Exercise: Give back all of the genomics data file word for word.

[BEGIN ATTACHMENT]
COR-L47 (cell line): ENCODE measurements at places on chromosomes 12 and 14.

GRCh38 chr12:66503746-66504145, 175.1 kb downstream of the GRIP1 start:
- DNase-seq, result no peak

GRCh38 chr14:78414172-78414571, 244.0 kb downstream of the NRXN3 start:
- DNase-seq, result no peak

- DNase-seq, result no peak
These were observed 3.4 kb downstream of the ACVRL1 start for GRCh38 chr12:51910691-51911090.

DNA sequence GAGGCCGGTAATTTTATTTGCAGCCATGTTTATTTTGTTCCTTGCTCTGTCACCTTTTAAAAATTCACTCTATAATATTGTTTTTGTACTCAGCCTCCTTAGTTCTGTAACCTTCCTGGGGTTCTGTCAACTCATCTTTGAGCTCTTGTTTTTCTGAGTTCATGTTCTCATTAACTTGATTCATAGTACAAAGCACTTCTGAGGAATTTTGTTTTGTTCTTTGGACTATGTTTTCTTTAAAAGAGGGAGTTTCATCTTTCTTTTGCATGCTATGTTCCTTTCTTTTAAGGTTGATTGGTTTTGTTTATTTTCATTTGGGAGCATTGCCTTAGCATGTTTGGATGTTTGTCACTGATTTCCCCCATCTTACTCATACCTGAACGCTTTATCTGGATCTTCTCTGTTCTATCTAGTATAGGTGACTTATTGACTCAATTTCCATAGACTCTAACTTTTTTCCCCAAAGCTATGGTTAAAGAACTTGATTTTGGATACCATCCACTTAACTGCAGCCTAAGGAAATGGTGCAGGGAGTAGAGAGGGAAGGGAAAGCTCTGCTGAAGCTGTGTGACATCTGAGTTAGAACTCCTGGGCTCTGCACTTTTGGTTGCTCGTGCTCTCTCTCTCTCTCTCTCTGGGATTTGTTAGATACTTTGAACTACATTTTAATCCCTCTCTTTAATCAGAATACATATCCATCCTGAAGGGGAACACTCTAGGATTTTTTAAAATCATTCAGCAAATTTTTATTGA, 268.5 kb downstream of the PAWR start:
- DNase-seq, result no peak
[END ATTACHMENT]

COR-L47 (cell line): ENCODE measurements at places on chromosomes 12 and 14.

GRCh38 chr12:66503746-66504145, 175.1 kb downstream of the GRIP1 start:
- DNase-seq, result no peak

GRCh38 chr14:78414172-78414571, 244.0 kb downstream of the NRXN3 start:
- DNase-seq, result no peak

- DNase-seq, result no peak
These were observed 3.4 kb downstream of the ACVRL1 start for GRCh38 chr12:51910691-51911090.

DNA sequence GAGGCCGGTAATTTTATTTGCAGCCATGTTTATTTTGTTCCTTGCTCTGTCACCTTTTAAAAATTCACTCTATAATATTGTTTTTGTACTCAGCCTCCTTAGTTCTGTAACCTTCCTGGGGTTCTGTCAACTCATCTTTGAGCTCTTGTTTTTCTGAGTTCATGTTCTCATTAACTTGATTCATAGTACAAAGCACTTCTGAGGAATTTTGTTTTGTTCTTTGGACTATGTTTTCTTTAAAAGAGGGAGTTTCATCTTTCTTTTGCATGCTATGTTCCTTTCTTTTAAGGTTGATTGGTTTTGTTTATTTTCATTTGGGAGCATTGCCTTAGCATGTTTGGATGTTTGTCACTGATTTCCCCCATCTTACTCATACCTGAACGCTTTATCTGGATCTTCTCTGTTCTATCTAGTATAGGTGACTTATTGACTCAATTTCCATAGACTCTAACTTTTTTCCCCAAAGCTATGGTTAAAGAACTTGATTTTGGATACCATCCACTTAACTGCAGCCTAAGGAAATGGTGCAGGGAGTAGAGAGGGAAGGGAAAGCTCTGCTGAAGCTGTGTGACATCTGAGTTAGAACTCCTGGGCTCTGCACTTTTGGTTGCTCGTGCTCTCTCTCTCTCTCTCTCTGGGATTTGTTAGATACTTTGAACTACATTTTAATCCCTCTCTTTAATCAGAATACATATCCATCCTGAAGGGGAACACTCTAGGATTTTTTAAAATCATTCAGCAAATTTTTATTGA, 268.5 kb downstream of the PAWR start:
- DNase-seq, result no peak